Dr. Ana Oquendo Pabon continues with her research work with mitochondrial DNA in both the Native and African Diaspora populations. Mitochondrial DNA may in fact be the defining factor in identifying Native populations and migrations as it appears from DNA testing that few Native males survived the various wars, epidemics and alcohol, a deadly curse of which they were so fond, as revealed by oral history and various court records.

Roberta Estes (that’s me) has been focused on the DNA aspect, but aside from that, has been reading and indexing early records in NC pertaining to Indians, slaves who have last names and Free Persons of Color. Testing has led us to believe that many of the Indian populations were joined by those with African ancestry, along with males of European ancestry. We are attempting to find the sources of that African ancestry through early records along with individuals proven to be Indians through court, marriage or deed records. Another good indicator of either Indian or African ancestry is to be counted on the tax lists as a “free person of color”, sometimes noted as “fpc” or “free negro”, “mulatto”, “mixed blood” or other indicator of some ancestry other than “European”. I am creating a research data base of every reference. So far, I have almost 1900 entries of individuals along with the supporting text and references. This sortable data base promises to make our research over the years much much easier. If you have any documents that fall into this category, please, please send them to me.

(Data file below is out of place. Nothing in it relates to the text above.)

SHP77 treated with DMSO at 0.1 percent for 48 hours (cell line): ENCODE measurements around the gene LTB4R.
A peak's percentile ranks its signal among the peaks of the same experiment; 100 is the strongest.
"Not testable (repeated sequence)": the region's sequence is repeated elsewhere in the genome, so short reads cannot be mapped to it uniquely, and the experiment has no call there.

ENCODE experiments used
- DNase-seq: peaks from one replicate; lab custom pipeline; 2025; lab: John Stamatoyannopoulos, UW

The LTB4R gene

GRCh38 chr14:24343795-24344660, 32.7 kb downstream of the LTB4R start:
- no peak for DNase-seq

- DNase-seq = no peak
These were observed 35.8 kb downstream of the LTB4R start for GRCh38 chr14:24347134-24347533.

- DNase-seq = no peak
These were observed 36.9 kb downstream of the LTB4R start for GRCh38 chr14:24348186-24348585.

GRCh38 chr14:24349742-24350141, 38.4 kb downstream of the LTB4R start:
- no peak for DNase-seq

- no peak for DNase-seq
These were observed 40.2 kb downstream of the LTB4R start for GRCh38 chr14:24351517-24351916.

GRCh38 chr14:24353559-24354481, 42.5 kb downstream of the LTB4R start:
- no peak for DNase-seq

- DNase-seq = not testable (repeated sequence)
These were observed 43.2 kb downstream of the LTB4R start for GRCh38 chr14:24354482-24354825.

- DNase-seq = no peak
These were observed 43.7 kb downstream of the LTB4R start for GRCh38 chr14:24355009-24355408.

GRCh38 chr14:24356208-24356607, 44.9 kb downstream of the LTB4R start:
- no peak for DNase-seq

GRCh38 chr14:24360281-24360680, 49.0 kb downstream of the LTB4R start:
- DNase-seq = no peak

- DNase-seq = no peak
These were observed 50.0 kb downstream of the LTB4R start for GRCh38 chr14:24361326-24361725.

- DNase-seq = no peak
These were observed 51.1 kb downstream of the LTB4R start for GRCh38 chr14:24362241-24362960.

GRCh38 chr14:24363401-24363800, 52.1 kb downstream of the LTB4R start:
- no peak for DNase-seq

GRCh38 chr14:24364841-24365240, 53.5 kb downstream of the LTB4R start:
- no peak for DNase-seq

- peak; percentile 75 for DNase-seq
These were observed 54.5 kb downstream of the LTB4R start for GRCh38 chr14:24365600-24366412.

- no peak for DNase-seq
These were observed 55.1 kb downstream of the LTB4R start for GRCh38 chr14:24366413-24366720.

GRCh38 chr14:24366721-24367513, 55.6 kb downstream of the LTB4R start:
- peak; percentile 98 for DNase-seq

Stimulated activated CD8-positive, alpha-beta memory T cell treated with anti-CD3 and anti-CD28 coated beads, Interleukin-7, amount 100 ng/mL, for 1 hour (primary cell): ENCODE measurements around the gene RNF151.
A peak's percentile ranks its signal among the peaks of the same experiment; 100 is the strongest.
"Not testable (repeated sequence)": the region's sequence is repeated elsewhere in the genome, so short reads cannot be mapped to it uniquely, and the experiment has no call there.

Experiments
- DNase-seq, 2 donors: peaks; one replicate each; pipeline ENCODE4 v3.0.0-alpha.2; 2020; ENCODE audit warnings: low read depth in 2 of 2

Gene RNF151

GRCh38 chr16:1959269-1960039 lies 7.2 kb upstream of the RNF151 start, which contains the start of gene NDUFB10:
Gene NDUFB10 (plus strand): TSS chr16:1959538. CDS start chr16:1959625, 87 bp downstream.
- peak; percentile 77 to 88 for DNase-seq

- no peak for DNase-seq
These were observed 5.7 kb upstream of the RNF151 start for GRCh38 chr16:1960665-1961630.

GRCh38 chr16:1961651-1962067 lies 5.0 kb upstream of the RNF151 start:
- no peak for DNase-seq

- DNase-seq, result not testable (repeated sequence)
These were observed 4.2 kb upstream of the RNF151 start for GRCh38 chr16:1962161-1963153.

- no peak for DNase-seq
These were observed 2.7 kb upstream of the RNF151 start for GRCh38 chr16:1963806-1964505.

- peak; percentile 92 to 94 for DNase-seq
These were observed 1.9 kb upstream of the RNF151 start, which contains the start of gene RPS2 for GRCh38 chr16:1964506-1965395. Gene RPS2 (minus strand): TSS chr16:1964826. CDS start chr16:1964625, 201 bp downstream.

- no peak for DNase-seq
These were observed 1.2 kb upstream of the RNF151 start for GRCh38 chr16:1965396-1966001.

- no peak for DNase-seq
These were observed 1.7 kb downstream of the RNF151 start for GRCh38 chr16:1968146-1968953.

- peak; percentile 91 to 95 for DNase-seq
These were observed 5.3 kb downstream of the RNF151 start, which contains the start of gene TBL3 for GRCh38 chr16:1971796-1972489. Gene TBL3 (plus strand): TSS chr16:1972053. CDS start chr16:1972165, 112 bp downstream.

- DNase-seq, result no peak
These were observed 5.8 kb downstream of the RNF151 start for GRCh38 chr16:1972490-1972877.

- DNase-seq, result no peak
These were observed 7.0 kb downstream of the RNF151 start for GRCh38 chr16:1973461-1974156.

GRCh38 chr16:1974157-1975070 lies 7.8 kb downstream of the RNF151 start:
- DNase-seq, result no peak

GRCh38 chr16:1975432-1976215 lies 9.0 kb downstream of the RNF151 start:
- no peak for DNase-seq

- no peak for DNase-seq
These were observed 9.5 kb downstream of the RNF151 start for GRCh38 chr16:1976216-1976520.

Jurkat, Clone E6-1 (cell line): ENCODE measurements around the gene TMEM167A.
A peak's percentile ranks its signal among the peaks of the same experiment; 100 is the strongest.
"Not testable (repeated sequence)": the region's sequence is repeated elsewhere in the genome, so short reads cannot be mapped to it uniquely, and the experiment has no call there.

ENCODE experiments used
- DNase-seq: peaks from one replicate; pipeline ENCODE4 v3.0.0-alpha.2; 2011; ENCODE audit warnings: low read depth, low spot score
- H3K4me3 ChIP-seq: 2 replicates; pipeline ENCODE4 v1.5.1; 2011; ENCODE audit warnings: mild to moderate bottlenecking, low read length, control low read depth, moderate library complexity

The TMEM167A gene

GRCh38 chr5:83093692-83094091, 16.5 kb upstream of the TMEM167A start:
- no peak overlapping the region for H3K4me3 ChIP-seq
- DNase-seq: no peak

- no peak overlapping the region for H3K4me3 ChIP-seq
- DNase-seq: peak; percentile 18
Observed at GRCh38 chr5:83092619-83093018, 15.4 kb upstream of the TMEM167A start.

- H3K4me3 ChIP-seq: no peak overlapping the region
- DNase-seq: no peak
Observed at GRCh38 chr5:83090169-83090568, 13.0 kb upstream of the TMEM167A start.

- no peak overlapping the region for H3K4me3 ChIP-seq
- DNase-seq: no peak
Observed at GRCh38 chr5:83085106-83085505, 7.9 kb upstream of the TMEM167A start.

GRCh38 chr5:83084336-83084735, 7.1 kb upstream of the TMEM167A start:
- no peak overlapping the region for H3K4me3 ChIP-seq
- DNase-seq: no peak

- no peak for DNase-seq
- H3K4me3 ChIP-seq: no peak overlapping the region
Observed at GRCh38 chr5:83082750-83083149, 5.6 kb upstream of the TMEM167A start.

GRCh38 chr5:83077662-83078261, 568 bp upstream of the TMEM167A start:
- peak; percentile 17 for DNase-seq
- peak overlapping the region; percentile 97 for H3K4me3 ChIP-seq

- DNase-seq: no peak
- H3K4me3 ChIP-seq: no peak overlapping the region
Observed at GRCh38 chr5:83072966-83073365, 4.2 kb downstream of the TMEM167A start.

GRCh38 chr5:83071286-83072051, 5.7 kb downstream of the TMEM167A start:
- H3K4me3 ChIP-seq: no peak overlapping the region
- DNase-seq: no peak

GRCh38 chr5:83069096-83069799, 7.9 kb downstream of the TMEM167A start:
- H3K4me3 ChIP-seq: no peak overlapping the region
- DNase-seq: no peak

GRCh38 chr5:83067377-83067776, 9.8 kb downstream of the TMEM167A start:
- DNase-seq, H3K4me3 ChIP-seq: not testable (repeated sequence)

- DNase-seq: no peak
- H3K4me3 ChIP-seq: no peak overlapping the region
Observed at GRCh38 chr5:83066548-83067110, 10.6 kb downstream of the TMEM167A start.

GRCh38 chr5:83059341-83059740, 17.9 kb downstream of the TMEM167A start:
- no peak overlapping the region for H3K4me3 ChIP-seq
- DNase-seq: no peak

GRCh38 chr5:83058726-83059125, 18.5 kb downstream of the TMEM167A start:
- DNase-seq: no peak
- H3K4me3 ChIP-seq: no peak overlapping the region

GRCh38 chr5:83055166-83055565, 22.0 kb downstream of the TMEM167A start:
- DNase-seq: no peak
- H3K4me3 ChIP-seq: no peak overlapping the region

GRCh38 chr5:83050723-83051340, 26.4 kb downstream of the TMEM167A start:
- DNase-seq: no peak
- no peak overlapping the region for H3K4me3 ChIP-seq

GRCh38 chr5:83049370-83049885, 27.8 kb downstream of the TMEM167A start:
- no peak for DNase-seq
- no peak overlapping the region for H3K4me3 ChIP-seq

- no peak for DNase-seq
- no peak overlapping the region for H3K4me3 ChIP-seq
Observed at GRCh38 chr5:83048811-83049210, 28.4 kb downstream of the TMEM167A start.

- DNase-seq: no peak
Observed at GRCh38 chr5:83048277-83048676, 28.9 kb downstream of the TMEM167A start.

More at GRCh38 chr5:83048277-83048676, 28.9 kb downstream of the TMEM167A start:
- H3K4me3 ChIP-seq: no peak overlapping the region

I have been fortunate enough to have a volunteer to help with part of this, Larry Ratliff. Thank you Larry. If you can help transcribe, let me know. So far, here are the documents that have been have transcribed:

• 1711 Tuscarora Treaty
• 1766 Tuscarora Land Lease
• Annals of the Ashpole Community 1750 – 1814
• Articles of Agreement with the Bay (Bear) River Indians – 1699
• Beaufort Co Free People of Color 1790
• Bertie County Deed Book M – (a few select entries only – this entire deed book need to be reviewed for relevant information)
• Carteret County Free Persons of Color 1790
• Chowan County Free Persons of Color 1790
• Craven Co., NC, It's Origin and Beginning, by Dr. Charles Holloman
• Excavating Occaneechi Town
• History of the Tuscarora
• Hyde Co., NC Apprentice Papers Free Persons of Color
• Implosion, the Secret History of the Origins of the Lumbee Indians by Morris Britt (index only, book itself has not yet been published)
• Mattamuskeet Land Records 1727-1792
• Peace Treaty with Tuscarora – 1712
• The American Indian in North Carolina by Rev Douglas L. Rights
• The Croatan Indians of Sampson County, N.C - Their Origin & Racial Status. A Plea for Separate Schools
• The Mattamuskeet Documents, A Study in Social History by Patrick H. Garrow
• Some privately contributed documents

I have a few more in process, but if you have suggestions for publications that should be added, please let me know.